Subject: Re: [boost] [preprocessing] Feedback requested on a C99 preprocessor written in pure universal Python
From: Hartmut Kaiser (hartmut.kaiser_at_[hidden])
Date: 2017-03-07 20:36:11
> I discounted Wave as I felt its implementation was not flexible enough
> for this use case of dynamic rewriting.
Wave has a full command line based preprocessor ready to use (see
https://github.com/boostorg/wave/tree/develop/tool). No work on your end
should have been necessary at all.
> Also an implementation written
> in C or C++ cannot be dynamically driven by a build process like a
> Python implementation can e.g. cmake can write Python script into a file
> and inject that into pcpp.
Sorry, I don't understand what this means. Could you elaborate, please?
> I am also *extremely* sure that I could not have developed a conforming
> C preprocessor in Boost.Spirit in just eighty hours of work.
I don't think your preprocessor is conforming. I had a quick look at it
today. From the tests I performed I came away with the impression that while
a large amount of work has been done, it still requires a lot of work in
order to turn it into a really conforming preprocessor. I just ran the tests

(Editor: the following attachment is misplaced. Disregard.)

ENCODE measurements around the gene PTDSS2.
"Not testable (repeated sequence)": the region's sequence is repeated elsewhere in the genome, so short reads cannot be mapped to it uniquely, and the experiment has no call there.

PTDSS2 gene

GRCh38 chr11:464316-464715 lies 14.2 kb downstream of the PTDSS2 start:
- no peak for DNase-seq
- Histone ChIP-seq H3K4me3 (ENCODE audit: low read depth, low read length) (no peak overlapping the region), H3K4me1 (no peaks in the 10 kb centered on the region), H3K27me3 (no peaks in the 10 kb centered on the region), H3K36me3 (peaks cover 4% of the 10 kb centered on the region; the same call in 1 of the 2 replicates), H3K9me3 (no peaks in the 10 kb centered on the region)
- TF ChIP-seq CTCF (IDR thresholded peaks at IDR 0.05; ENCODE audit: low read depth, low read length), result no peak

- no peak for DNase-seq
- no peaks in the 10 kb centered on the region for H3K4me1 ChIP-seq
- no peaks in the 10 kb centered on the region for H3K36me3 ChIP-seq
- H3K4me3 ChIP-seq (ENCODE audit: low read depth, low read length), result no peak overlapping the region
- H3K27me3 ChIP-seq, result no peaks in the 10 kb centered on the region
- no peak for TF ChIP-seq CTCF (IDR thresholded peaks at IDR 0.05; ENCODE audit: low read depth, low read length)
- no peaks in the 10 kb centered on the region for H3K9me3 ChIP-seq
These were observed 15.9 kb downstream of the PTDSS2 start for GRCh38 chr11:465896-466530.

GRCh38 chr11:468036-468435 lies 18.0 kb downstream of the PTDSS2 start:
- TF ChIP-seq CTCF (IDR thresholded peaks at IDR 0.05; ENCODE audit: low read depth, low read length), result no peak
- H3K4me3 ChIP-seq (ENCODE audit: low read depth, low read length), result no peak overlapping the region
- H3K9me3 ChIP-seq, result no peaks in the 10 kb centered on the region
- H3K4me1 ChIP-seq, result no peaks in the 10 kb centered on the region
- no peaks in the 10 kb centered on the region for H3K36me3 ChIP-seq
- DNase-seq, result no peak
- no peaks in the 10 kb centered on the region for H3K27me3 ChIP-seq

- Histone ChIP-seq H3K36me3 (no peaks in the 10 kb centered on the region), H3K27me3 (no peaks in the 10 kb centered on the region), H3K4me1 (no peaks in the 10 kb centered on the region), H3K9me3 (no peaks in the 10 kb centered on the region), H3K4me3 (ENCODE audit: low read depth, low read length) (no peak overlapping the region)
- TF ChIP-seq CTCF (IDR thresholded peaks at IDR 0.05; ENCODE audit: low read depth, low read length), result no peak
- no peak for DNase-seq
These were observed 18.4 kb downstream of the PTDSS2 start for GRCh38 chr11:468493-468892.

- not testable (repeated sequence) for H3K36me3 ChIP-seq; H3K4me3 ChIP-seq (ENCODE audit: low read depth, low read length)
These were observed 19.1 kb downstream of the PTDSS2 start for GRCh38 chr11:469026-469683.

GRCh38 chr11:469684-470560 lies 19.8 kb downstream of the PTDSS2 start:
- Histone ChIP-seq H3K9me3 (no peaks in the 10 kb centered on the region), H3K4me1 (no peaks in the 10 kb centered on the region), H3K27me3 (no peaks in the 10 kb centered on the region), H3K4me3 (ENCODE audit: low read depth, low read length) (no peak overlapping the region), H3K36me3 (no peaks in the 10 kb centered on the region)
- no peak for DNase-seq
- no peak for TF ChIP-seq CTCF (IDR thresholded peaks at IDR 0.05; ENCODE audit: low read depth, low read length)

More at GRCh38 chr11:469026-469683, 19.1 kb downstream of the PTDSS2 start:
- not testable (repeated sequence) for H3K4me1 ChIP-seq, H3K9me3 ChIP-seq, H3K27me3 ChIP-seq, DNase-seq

of the wave test suite and discovered a diverse set of problems around
reporting of line number information, macro preprocessing problems (where
things get rescanned either too often or not often enough - depending on the
context), non-conforming whitespace placement in the generated output
(things which should get concatenated are not or v.v.), conditional
expression evaluation problems, universal character encoding problems,
missing error reporting for various use cases of conditional preprocessing,
invalid/missing recognition of preprocessing numbers, and probably more.
I'd suggest that you use the existing test suites (there are several
available) to verify the functionality of your preprocessor before claiming
for it to be conforming.
> recursive function macro expansion turned out to be a real head
> scratcher, I ended up solving it using a token colouring approach.
Yes, getting this right is non-trival. The current version of the code does
not get it right, however. Especially the handling of placeholder tokens is
tricky, just one example:
#define A B NIL
#define B() anything
This should generate 'B()' and not 'anything' (as one might think).